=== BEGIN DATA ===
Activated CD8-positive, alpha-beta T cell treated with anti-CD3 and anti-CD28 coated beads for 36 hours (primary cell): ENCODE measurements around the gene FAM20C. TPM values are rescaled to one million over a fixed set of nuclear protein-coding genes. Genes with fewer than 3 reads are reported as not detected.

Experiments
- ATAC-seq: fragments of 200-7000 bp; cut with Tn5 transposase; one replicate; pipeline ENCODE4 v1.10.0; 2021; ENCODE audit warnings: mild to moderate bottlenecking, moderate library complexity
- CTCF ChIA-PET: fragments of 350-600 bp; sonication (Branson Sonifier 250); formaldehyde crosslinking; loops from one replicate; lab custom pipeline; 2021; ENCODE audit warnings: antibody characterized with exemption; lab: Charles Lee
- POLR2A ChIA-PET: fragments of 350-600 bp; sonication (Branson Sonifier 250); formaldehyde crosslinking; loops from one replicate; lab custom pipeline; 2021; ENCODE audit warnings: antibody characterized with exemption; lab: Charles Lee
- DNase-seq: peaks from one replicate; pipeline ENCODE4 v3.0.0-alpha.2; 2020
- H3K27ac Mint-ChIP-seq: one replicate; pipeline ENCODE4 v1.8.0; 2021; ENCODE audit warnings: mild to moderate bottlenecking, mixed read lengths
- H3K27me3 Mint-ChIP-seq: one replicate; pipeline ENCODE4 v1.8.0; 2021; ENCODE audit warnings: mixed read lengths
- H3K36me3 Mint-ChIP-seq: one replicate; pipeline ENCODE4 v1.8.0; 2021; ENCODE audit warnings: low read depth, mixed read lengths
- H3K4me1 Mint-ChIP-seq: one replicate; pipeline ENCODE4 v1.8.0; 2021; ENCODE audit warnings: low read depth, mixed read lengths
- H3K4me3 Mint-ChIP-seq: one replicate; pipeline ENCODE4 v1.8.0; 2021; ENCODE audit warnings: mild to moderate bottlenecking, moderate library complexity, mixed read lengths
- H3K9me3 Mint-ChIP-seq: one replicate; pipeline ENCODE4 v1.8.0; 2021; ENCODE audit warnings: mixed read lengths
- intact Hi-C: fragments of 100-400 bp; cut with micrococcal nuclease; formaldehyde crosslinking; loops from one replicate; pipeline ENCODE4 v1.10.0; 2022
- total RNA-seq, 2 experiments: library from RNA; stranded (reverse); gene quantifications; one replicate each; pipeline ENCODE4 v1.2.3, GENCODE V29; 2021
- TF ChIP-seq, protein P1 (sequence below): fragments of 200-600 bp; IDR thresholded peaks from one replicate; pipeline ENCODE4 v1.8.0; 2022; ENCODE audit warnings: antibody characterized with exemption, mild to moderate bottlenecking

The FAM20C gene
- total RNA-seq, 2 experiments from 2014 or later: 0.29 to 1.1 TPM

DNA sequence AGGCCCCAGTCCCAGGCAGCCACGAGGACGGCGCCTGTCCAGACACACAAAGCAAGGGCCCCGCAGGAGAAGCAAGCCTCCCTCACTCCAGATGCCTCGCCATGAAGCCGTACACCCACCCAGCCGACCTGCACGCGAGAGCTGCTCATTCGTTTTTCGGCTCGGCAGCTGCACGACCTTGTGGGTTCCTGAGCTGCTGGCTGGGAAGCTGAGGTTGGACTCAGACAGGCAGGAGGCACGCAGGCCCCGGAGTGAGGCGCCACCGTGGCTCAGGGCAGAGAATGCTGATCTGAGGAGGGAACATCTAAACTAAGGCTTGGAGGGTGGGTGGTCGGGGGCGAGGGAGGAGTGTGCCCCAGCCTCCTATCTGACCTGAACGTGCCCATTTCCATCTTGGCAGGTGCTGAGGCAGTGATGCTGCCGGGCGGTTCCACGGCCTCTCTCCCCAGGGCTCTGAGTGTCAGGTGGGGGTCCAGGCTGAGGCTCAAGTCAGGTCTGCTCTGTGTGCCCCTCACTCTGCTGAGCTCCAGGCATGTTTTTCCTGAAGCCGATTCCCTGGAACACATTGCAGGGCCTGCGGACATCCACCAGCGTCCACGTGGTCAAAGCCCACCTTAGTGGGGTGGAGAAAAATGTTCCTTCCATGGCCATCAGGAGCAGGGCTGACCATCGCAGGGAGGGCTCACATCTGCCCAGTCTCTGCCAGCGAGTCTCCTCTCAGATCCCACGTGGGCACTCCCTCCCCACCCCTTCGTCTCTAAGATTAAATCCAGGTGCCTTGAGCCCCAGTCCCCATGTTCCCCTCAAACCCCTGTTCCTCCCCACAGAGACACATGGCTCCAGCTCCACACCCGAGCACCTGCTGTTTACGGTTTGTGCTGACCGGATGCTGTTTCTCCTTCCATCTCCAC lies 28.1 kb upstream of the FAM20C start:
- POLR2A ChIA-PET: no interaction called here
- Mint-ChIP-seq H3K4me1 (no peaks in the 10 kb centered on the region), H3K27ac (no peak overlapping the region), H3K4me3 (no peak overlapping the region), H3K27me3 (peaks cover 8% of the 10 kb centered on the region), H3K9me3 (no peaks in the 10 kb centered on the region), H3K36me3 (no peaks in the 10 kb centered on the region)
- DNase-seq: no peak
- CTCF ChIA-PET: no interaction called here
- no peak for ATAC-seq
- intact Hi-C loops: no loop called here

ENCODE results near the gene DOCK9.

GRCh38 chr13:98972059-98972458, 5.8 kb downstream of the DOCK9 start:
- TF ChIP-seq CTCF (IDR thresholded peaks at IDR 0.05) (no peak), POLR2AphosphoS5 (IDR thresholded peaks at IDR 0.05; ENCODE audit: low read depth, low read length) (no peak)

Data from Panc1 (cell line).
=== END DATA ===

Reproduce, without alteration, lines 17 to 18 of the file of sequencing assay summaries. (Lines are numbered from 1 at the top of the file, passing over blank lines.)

- total RNA-seq, 2 experiments from 2014 or later: 0.29 to 1.1 TPM

DNA sequence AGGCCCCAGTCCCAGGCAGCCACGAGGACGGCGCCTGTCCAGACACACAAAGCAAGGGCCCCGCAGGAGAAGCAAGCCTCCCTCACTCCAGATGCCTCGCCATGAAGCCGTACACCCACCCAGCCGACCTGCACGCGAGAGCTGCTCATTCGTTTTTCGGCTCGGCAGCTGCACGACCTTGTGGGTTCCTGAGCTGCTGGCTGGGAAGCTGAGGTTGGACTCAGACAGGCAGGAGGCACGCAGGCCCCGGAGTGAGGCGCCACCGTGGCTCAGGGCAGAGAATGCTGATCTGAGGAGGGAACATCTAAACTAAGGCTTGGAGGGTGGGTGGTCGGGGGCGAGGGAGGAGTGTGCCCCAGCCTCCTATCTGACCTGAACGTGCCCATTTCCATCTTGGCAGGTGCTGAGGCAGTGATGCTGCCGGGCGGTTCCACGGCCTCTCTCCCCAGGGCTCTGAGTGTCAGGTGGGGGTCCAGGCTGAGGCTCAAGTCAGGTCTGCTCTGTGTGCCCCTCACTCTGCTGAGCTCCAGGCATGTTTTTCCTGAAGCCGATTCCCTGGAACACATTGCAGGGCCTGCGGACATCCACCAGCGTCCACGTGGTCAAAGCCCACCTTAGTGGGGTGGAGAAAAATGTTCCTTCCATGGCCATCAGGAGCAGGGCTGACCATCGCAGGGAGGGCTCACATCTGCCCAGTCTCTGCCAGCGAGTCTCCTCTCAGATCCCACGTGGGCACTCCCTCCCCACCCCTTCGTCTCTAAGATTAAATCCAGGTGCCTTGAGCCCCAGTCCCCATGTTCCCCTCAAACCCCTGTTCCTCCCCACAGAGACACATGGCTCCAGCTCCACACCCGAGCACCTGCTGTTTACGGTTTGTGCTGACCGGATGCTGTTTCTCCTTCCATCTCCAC lies 28.1 kb upstream of the FAM20C start: